A Rebel Loyalist as a Leader-Guest Post by Bill Treasurer

In most organizations, the moment you become responsible for leading others, you cross over into the management ranks.

As a member of the executive body, you’re expected to be even more loyal to the company’s values, strategic agenda, and written and unwritten rules. Loyalty is a good thing. By giving it, you gain trust. But the loyalty you give to the company often requires suspending some of your own wants and preferences. Even your own values may have to be compromised, at least to some degree.

Loyalty is something you give—and in exchange for giving your loyalty to the organization, and by extension sublimating your loyalty to self, you get to be more involved in shaping decisions. All of this is to say, loyalty is connected to humility because it requires surrendering some of yourself to the agenda of the executive body.

Balanced against the need to be loyal is the need to be independent-minded. As a leader, you’re expected to assert bold ideas, imaginatively solve problems, and be decisive. At least in healthy organizations, you’re also expected to push back against directives that are unethical, or off-mission, or disconnected from the organization’s values. Being a rebel leader means acting in the organization’s best interest when others aren’t doing so.

Being a Rebel Loyalist means having enough confidence to act with independence, and enough humility to put the interests of the organization above your own.

Here are some tips to help you become a Rebel Loyalist:

    • Be loyal to the rebel founder—If you go back far enough in your organization’s history, you’ll likely find someone who bucked convention, went against the tide, and did something disruptive in the marketplace. Know that rebel’s story. What rules did he or she break? What did he or she have to sacrifice in order to create the organization? How did loyalty factor into his or her success?
    • Check your beliefs—Which beliefs have you adopted without scrutiny? How were those beliefs shaped, and who or what shaped them? Having independence of thought requires codifying your own beliefs. Answer this key question: What do you truly believe about what it takes to lead people?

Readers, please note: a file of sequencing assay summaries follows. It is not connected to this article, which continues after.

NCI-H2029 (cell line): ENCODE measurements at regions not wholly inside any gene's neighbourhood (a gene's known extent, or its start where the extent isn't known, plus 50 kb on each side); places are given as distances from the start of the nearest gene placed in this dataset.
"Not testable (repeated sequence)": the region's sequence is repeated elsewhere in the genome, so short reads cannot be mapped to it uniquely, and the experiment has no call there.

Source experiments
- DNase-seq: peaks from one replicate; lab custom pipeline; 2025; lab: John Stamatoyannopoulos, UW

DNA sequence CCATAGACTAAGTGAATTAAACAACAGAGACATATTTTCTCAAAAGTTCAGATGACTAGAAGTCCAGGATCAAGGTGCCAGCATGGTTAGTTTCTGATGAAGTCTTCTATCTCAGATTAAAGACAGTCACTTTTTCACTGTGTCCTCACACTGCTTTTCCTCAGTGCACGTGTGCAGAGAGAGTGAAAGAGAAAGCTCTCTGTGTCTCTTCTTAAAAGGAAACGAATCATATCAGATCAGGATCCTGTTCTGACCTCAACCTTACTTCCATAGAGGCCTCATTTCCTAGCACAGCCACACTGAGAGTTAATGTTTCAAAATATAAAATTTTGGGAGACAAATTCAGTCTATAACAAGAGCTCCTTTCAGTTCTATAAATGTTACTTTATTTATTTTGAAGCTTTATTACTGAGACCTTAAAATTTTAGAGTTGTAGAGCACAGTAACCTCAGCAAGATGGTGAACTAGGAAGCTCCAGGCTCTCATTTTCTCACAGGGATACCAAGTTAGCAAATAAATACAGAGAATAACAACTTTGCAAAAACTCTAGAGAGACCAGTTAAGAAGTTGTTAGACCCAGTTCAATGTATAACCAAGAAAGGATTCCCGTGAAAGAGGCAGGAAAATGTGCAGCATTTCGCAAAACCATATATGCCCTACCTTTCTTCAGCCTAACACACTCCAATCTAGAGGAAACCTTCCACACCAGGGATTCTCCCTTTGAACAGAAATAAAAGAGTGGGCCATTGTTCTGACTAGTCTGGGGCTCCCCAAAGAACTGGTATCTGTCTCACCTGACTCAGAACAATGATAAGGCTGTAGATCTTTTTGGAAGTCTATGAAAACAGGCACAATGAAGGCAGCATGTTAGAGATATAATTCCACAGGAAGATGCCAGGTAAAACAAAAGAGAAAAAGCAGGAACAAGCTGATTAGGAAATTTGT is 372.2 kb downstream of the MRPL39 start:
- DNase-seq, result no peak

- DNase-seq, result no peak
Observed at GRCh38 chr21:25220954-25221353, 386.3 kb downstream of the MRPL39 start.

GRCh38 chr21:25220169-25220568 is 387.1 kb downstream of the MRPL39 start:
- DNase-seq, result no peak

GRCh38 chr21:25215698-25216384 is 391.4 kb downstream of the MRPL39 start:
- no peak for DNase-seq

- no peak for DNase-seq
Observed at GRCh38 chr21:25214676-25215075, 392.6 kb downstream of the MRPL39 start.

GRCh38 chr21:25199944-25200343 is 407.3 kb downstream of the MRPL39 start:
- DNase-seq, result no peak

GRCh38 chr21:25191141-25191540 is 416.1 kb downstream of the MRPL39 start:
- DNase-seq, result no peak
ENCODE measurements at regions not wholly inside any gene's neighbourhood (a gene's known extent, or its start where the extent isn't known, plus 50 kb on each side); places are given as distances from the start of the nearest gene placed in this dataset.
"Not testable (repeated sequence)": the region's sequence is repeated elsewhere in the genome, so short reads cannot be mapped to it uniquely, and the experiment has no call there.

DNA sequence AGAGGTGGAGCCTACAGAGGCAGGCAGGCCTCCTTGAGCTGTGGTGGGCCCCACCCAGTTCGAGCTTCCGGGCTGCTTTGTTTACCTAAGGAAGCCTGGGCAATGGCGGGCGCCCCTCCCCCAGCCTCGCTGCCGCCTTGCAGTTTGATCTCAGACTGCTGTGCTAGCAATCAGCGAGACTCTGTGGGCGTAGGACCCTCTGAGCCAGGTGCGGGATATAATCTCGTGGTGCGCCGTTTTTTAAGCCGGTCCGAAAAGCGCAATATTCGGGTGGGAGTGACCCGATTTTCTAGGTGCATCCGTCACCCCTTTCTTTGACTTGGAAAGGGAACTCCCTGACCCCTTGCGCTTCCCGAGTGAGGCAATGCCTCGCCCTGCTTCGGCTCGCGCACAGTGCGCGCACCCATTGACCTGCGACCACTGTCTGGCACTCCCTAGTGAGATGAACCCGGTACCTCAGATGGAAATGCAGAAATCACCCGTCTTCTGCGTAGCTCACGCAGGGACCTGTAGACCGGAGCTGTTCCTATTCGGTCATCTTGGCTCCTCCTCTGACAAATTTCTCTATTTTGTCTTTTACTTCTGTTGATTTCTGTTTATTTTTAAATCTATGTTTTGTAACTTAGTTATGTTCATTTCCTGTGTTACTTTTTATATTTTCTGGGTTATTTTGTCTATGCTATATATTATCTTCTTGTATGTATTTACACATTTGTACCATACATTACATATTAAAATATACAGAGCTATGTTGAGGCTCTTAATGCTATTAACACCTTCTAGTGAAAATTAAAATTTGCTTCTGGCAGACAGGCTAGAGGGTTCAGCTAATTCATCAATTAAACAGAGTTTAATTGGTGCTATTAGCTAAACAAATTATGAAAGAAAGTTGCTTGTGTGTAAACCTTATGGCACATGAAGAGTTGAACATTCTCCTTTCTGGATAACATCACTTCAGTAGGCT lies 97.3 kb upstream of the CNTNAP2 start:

• Determine whom you are with, and who is with you—Just as critical as the ancient question “Who am I?” is the question “Whom am I with?” Who at work stands with you when situations go south? Whom can you be yourself around, without fear of being judged? Who always has your back? Stick with those people. Find more like them. Build a posse worthy of your loyalty.
  • Get clear on the rules and the exceptions— Check to see if your organization has a code of ethics. If so, scrutinize them from the inside out. Understand why each individual code was included. Learn what extenuating circumstances or exceptions would fall outside the code.

 

Applying these tips into your leadership practice will help you find the balance as a Rebel Loyalist.

“If I only had a little humility, I would be perfect.” — Ted Turner

 

Since 1991 Bill has conducted over 500 corporate workshops designed to strengthen people’s leadership skills, improve team performance, accelerate innovation, and help executives behave more courageously. Among his clients are Accenture, Saks Fifth Avenue, UBS Bank, SPANX, Walsh Construction, Hugo Boss, the Centers for Disease Control and Prevention (CDC), the U.S. Forest Service, the National Science Foundation, and the U.S. Veteran’s Administration. Bill’s insights about courage and risk-taking have been featured in over 100 newspapers and magazines, including the Washington Post, NY Daily News, Chicago Tribune, Atlanta Journal Constitution, Boston Herald, Woman’s Day, Redbook, Fitness, and The Harvard Management Update.

His latest book, A Leadership Kick in the Ass, will be released on January 16, 2017. You can find out more about Bill at www.billtreasurer.com and http://giantleapconsulting.com/.

 

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